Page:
for more info on pattern welding
                          also everything you could possibly want to know about Nihonto can be found on Dr Rich Stein's site
                          http://home.earthlink.net/~steinrl/nihonto.htm

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                            #28
                            I have to agree with Kail. The 'true katana' is pretty much just a myth. Any weapon actively used in battle will be damaged and eventually rendered useless, regardless of the make. Granted, a better forged blade will last longer, but it will still need to be replaced.

                            The antique katanas seen nowadays are pretty much heirlooms from the Tokugawa shogunate, a relatively peaceful time when the average bushi (warrior) probably never saw actual field combat. Hence the near mint condition of most of the museum blades.

                            Additionally, not all katanas were the masterworks that people today think them to be. A soldier pretty much got the best weapon he could afford and scrounged/bought another one when it broke. Consider a car analogy: the average soldier could probably afford a Yugo, while the princes and powerful lords were wielding the Lambourghinis (sp?) and Ferraris. Japanese katanas were on average probably better weapons (the Chinese bought 'em by the stack), but they were by no means all masterworks.

                            Someone asked about a duel between a rapiersman and a samurai. I've read a few accounts of Portugeuse rapier fighters fighting single combats against samurai. The end result: most of the time, both died. Simply put, their fighting styles were completely different and neither could/would adapt to the other. The samurai would charge, aiming a big slash. The rapiersman would lunge, impaling the samurai, who then decapitated/mortally wounded the Portugeuse. The rapiersman generally died right there, while the samurai expired within a day or two.

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                              #29
                              Most people already covered what I would say to blue-dragon, but here's just a few quick additions...

                              The English Huskarls used 65 pound axes...
                              Bullshit! Nobody used 65lb axes. What, were they made out of lead? LOL. Listen, BD. You can't come on a board like this and just makes crap like that up. You'll get called on it.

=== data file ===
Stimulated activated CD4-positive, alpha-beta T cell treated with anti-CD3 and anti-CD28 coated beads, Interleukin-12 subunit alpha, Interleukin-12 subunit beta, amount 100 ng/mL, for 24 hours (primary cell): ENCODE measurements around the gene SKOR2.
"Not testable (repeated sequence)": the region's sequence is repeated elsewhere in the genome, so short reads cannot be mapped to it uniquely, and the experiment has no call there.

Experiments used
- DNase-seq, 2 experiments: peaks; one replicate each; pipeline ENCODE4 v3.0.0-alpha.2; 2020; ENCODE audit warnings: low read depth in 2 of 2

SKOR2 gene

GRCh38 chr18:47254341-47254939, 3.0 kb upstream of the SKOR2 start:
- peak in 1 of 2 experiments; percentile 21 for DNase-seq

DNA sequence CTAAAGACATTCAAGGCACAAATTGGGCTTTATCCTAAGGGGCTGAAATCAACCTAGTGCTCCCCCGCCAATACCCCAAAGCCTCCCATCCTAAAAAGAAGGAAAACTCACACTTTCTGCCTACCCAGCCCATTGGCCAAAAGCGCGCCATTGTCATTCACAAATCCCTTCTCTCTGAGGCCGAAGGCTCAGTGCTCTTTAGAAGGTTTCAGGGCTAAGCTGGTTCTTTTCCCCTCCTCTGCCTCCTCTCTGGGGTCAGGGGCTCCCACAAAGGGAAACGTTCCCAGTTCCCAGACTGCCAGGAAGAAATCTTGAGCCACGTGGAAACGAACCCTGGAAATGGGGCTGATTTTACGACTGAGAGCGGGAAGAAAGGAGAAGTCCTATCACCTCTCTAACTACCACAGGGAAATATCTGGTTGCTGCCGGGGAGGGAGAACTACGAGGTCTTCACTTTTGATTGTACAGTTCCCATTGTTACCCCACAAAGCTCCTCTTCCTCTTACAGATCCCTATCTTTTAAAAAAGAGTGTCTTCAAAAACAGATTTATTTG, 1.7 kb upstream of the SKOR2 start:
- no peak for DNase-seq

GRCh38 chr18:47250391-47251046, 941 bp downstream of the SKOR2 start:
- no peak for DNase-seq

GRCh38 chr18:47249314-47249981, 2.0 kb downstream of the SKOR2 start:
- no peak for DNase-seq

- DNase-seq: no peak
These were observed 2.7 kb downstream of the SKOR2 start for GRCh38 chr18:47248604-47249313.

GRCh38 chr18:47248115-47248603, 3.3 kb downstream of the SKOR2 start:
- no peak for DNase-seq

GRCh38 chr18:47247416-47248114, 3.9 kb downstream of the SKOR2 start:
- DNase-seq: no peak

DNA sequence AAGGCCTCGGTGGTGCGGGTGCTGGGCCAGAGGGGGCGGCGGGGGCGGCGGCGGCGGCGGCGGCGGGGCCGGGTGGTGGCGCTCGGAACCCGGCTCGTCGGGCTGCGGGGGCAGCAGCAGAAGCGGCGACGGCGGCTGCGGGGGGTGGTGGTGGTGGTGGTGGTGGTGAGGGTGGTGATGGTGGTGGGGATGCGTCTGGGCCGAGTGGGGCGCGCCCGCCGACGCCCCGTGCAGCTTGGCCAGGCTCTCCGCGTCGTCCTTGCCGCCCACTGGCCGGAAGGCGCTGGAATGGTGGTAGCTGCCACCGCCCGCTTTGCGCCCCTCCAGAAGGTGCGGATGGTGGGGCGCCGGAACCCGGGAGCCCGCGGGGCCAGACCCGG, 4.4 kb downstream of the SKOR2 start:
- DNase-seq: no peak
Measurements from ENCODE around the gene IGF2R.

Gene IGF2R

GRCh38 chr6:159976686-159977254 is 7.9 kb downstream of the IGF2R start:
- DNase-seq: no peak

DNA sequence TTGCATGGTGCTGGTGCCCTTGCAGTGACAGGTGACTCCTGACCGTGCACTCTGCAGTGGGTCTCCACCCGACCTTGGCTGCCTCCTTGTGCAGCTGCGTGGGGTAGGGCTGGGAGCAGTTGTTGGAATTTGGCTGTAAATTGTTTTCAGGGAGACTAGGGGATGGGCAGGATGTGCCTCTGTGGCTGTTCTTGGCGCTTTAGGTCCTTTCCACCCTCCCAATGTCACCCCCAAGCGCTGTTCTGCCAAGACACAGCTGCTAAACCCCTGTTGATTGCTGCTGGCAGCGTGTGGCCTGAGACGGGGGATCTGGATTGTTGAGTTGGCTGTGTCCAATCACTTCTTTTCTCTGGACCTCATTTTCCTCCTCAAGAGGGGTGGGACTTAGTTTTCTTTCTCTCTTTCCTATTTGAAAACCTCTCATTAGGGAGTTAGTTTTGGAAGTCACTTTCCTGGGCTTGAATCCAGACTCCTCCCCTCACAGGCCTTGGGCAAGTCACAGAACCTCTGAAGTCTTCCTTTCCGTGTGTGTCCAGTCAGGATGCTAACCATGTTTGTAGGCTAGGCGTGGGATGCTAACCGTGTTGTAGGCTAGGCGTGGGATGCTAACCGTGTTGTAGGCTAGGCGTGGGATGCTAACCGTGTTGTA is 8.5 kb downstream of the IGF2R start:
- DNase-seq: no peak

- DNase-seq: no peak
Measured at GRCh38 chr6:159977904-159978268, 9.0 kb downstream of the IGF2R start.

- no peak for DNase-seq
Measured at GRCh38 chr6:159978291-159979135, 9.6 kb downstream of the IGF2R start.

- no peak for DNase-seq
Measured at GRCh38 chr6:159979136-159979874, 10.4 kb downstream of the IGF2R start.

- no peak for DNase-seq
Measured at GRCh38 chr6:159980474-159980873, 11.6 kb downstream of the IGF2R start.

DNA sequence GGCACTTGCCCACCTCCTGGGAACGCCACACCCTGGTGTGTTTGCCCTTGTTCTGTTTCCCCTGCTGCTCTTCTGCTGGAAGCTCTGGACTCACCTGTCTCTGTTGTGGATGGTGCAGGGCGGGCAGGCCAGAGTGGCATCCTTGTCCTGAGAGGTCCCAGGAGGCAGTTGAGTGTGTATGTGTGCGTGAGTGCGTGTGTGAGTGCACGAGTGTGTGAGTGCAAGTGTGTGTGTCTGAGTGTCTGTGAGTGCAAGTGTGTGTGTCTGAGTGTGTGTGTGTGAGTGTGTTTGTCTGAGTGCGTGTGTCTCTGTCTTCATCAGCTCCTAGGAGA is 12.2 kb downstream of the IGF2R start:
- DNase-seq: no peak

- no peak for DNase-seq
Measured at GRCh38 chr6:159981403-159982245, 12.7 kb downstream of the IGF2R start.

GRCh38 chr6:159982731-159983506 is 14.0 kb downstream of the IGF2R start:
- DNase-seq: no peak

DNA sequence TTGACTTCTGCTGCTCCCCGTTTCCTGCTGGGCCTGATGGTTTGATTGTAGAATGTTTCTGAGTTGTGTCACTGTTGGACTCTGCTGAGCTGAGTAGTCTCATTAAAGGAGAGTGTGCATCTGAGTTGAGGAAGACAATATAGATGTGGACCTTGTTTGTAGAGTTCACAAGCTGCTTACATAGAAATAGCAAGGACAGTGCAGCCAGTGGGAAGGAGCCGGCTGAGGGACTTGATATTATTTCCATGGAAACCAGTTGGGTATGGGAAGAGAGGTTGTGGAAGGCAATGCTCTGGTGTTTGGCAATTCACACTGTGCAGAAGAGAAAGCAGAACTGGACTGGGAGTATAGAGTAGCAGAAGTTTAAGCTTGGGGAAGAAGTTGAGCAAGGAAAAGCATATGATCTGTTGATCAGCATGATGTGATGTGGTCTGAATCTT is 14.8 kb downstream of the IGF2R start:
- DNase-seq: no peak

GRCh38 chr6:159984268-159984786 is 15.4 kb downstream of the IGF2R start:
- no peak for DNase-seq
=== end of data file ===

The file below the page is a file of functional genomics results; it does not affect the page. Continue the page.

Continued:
My buck knife is good quality steel. It can cut pennys in half and is always sharp but if I throw it at a tree it will break. My old timer knife never stays sharp but I can throw it into a tree.
                              That's gonna be due to hardness (although blade shape can affect it as well). A softer blade does not hold an edge as well, but can take more of a beating. A harder blade can take a better adge, but is more brittle and prone to breaking.

                              BD, go here... www.swordforum.com and LEARN.

                              Matt

                              Homer: What do you have to wash this awful taste down with?

                              Vendor: Crab juice and Mountain Dew.

                              Homer: Yeeuch! Bleh! Ugh! ... I'll have a crab juice!

                              Comment


                                #30
                                ER... Where did the idea of a katana never breaking come from?

                                I have several handforged katana as well as several 'real' (read NOT WUSHU) chinese dao and jians. The katana by far is a better constucted blade. Also Samurai weren't inclined to whip out their sword at a moments notice. A good sword was expensive (like they are now) and if one broke he had to wait or a new one (usually the broken sword would be refited as a tanto or wakazashi) Polearms (naginata, yari, bisento) were ther primarly weapons on the battlefeild the sword was secondary. Gunto (lit Military Sword) were the mass produced katana that were seldom or never signed by the swordsmith.

                                ______
                                Xiao Ao Jiang Hu Zhi Dong Fang Bu Bai (Laughing Proud Warrior Invinsible Asia) Emporer of Baji!!!
                                THE TRUE FIST OF THE NORTHSTAR!!
                                ______
                                Xiao Ao Jiang Hu Zhi Dong Fang Bu Bai (Laughing Proud Warrior Invincible Asia) Dark Emperor of Baji!!!

                                RIP SOLDIER

                                Didn't anyone ever tell him a fat man could never be a ninja
                                -Gene, GODHAND

                                You can't practice Judo just to win a Judo Match! You practice so that no matter what happens, you can win using Judo!
                                The key to fighting two men at once is to be much tougher than both of them.
                                -Daniel Tosh